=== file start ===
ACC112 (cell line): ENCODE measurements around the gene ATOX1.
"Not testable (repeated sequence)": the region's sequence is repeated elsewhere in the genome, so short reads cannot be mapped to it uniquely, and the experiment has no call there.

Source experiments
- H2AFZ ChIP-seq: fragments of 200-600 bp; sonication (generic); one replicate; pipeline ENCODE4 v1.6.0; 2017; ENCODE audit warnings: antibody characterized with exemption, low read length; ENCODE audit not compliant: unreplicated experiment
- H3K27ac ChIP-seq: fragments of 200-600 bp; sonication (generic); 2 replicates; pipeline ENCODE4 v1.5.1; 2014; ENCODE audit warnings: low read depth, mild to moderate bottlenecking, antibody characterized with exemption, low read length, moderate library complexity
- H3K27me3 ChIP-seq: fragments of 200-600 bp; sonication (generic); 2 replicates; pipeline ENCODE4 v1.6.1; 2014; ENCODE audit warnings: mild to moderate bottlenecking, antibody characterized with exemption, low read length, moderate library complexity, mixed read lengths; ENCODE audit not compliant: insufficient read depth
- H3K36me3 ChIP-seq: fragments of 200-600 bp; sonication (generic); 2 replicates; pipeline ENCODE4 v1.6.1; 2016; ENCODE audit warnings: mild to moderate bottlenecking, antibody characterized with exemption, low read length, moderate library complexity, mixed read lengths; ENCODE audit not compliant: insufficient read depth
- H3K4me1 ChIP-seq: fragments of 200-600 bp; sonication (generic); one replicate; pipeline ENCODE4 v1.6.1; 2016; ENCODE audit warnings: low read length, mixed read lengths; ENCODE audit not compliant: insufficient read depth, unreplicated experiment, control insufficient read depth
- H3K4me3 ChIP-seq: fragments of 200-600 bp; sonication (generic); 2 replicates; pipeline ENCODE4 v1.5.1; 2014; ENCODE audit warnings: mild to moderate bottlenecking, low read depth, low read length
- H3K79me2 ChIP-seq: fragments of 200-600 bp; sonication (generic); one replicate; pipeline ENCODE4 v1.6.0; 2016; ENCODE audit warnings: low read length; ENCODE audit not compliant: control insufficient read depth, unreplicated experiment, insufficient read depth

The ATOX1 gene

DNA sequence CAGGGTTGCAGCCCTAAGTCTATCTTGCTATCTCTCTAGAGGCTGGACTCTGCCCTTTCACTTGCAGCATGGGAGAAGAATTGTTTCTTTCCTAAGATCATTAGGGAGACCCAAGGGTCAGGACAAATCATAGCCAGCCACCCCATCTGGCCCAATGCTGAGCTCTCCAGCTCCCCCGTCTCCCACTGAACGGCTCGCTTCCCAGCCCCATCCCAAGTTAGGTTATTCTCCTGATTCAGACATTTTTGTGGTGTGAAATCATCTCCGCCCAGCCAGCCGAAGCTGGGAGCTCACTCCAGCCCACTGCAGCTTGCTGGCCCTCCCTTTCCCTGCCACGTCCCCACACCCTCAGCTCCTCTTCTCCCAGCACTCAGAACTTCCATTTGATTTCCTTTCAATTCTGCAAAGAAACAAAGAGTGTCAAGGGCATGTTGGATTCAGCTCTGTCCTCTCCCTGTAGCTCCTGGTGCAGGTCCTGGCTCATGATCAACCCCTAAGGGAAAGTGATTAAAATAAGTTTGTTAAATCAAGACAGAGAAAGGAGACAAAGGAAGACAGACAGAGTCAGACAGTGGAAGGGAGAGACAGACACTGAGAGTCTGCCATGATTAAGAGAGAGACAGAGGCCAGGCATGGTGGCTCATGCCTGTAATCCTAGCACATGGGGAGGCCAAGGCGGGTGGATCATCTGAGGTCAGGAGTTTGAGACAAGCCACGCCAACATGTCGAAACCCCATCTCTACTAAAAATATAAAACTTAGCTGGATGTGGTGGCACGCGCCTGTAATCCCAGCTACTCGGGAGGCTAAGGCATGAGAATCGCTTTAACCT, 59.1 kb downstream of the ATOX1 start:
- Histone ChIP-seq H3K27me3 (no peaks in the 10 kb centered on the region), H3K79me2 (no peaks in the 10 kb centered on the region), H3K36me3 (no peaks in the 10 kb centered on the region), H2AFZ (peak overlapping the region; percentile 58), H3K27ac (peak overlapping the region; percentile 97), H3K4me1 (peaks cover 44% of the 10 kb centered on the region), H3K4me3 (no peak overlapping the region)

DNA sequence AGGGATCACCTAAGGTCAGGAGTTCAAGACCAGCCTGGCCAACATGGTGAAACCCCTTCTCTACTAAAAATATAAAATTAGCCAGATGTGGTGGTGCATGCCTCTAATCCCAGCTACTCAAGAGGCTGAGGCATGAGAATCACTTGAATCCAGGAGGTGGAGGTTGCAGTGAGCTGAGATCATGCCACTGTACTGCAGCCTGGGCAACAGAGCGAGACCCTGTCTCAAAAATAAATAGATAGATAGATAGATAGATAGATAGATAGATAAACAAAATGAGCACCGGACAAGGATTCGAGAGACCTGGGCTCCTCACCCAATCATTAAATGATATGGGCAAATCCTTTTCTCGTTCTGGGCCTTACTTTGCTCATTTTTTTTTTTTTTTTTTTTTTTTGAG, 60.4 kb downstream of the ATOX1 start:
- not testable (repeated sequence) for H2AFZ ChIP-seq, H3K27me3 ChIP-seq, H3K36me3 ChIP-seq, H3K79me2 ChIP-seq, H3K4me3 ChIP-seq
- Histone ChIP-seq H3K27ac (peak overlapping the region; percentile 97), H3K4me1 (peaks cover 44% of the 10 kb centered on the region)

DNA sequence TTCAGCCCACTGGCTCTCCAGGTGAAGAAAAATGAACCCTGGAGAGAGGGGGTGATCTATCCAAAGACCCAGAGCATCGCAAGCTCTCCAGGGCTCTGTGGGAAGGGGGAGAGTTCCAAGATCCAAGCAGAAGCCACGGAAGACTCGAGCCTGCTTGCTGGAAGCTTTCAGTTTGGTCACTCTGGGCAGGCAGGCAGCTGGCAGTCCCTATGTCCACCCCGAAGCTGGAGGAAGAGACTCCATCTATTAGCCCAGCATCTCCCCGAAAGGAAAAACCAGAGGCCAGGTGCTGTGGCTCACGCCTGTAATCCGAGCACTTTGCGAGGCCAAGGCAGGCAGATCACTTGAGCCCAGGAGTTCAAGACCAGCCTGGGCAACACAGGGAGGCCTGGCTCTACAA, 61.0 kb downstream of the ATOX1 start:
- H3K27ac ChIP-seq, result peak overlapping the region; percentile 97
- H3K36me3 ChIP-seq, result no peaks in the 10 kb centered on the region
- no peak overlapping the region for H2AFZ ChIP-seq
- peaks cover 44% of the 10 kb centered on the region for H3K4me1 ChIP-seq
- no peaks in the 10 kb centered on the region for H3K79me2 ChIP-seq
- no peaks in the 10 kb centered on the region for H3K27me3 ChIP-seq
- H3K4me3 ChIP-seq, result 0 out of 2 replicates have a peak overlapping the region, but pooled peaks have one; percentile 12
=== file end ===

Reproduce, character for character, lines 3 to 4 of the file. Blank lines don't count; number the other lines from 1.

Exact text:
Source experiments
- H2AFZ ChIP-seq: fragments of 200-600 bp; sonication (generic); one replicate; pipeline ENCODE4 v1.6.0; 2017; ENCODE audit warnings: antibody characterized with exemption, low read length; ENCODE audit not compliant: unreplicated experiment